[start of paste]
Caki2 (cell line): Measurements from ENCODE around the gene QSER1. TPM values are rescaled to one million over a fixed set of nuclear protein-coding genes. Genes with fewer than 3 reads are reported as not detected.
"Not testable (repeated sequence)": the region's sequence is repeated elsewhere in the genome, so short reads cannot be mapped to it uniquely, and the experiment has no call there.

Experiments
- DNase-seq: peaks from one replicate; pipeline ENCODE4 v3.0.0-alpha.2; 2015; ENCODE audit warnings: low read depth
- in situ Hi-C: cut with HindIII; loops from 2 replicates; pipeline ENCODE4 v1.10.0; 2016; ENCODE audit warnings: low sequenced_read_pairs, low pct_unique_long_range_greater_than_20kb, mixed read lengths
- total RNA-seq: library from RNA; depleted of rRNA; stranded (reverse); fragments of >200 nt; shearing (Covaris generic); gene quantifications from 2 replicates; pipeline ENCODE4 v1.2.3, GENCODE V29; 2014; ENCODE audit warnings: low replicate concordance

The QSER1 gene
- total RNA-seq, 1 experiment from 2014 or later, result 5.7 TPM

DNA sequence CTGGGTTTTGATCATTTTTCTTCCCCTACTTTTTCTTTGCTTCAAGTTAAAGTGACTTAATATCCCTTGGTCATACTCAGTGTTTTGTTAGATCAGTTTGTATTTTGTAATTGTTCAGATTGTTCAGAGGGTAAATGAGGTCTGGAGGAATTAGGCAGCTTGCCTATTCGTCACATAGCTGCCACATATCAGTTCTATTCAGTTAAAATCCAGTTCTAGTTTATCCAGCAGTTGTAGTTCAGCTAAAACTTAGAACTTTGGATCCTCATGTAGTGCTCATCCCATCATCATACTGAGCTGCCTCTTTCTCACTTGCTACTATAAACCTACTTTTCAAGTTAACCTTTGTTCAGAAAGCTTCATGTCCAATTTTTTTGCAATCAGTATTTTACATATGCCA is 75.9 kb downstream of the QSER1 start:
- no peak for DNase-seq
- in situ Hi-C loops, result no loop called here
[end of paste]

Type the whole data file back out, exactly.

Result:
Caki2 (cell line): Measurements from ENCODE around the gene QSER1. TPM values are rescaled to one million over a fixed set of nuclear protein-coding genes. Genes with fewer than 3 reads are reported as not detected.
"Not testable (repeated sequence)": the region's sequence is repeated elsewhere in the genome, so short reads cannot be mapped to it uniquely, and the experiment has no call there.

Experiments
- DNase-seq: peaks from one replicate; pipeline ENCODE4 v3.0.0-alpha.2; 2015; ENCODE audit warnings: low read depth
- in situ Hi-C: cut with HindIII; loops from 2 replicates; pipeline ENCODE4 v1.10.0; 2016; ENCODE audit warnings: low sequenced_read_pairs, low pct_unique_long_range_greater_than_20kb, mixed read lengths
- total RNA-seq: library from RNA; depleted of rRNA; stranded (reverse); fragments of >200 nt; shearing (Covaris generic); gene quantifications from 2 replicates; pipeline ENCODE4 v1.2.3, GENCODE V29; 2014; ENCODE audit warnings: low replicate concordance

The QSER1 gene
- total RNA-seq, 1 experiment from 2014 or later, result 5.7 TPM

DNA sequence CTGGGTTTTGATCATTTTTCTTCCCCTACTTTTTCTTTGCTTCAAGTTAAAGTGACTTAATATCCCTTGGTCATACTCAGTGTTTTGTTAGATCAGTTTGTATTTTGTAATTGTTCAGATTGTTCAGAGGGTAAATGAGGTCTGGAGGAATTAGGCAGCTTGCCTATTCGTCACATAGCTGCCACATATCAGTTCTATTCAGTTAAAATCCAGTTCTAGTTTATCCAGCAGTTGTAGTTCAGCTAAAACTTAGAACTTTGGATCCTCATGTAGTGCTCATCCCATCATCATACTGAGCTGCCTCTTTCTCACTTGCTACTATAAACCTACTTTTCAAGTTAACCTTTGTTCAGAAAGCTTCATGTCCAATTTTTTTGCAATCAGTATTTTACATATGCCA is 75.9 kb downstream of the QSER1 start:
- no peak for DNase-seq
- in situ Hi-C loops, result no loop called here